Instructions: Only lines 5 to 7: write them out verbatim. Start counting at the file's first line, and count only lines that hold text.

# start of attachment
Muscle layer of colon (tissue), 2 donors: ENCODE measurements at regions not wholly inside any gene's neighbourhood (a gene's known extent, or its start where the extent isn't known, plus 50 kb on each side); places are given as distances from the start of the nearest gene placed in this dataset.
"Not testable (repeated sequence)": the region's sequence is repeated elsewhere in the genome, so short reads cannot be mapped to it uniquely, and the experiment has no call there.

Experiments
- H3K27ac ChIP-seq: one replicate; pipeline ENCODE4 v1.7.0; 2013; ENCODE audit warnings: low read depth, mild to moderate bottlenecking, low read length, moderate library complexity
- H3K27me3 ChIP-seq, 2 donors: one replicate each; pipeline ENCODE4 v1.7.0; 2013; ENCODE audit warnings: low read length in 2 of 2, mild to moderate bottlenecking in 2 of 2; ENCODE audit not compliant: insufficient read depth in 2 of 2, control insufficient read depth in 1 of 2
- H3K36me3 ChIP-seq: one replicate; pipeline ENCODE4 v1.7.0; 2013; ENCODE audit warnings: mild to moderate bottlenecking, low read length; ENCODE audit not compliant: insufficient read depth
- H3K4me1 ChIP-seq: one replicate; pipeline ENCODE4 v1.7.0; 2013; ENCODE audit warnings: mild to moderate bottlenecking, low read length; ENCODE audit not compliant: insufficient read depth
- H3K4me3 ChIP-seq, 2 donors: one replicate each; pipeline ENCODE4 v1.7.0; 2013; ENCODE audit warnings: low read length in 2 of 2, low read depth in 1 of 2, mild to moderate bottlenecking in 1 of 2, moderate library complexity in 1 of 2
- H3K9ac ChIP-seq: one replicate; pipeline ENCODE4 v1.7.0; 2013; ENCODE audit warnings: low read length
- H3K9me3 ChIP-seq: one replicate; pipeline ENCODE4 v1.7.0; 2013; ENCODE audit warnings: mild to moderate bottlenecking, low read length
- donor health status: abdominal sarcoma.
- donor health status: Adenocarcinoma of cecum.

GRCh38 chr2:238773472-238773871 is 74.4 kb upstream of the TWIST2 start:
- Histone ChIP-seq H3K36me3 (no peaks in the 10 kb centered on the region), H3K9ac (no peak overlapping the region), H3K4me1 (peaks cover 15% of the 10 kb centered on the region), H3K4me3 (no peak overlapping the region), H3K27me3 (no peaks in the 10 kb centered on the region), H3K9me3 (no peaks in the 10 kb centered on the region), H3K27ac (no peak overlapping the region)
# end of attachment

- H3K27me3 ChIP-seq, 2 donors: one replicate each; pipeline ENCODE4 v1.7.0; 2013; ENCODE audit warnings: low read length in 2 of 2, mild to moderate bottlenecking in 2 of 2; ENCODE audit not compliant: insufficient read depth in 2 of 2, control insufficient read depth in 1 of 2
- H3K36me3 ChIP-seq: one replicate; pipeline ENCODE4 v1.7.0; 2013; ENCODE audit warnings: mild to moderate bottlenecking, low read length; ENCODE audit not compliant: insufficient read depth
- H3K4me1 ChIP-seq: one replicate; pipeline ENCODE4 v1.7.0; 2013; ENCODE audit warnings: mild to moderate bottlenecking, low read length; ENCODE audit not compliant: insufficient read depth